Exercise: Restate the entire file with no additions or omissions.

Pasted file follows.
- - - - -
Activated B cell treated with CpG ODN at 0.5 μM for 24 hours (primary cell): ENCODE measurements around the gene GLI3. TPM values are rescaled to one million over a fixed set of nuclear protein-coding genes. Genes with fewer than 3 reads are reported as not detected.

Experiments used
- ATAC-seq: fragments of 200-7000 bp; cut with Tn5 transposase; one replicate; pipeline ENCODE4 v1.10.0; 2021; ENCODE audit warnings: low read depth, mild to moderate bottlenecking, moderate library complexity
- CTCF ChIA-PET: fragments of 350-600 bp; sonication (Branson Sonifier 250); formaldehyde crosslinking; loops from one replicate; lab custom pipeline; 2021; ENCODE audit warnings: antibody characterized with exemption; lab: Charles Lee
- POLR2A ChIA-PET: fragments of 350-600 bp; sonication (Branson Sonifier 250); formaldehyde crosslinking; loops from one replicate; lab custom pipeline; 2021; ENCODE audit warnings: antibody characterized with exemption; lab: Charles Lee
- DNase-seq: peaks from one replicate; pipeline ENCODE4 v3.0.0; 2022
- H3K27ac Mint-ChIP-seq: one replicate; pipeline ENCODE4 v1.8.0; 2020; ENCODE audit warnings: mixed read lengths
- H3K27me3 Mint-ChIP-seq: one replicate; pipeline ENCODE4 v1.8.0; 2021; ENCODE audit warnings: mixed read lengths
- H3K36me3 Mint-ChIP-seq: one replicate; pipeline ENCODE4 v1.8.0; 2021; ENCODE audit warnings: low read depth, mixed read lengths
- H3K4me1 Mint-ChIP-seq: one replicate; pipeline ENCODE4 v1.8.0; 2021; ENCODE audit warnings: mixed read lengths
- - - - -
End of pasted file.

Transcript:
Activated B cell treated with CpG ODN at 0.5 μM for 24 hours (primary cell): ENCODE measurements around the gene GLI3. TPM values are rescaled to one million over a fixed set of nuclear protein-coding genes. Genes with fewer than 3 reads are reported as not detected.

Experiments used
- ATAC-seq: fragments of 200-7000 bp; cut with Tn5 transposase; one replicate; pipeline ENCODE4 v1.10.0; 2021; ENCODE audit warnings: low read depth, mild to moderate bottlenecking, moderate library complexity
- CTCF ChIA-PET: fragments of 350-600 bp; sonication (Branson Sonifier 250); formaldehyde crosslinking; loops from one replicate; lab custom pipeline; 2021; ENCODE audit warnings: antibody characterized with exemption; lab: Charles Lee
- POLR2A ChIA-PET: fragments of 350-600 bp; sonication (Branson Sonifier 250); formaldehyde crosslinking; loops from one replicate; lab custom pipeline; 2021; ENCODE audit warnings: antibody characterized with exemption; lab: Charles Lee
- DNase-seq: peaks from one replicate; pipeline ENCODE4 v3.0.0; 2022
- H3K27ac Mint-ChIP-seq: one replicate; pipeline ENCODE4 v1.8.0; 2020; ENCODE audit warnings: mixed read lengths
- H3K27me3 Mint-ChIP-seq: one replicate; pipeline ENCODE4 v1.8.0; 2021; ENCODE audit warnings: mixed read lengths
- H3K36me3 Mint-ChIP-seq: one replicate; pipeline ENCODE4 v1.8.0; 2021; ENCODE audit warnings: low read depth, mixed read lengths
- H3K4me1 Mint-ChIP-seq: one replicate; pipeline ENCODE4 v1.8.0; 2021; ENCODE audit warnings: mixed read lengths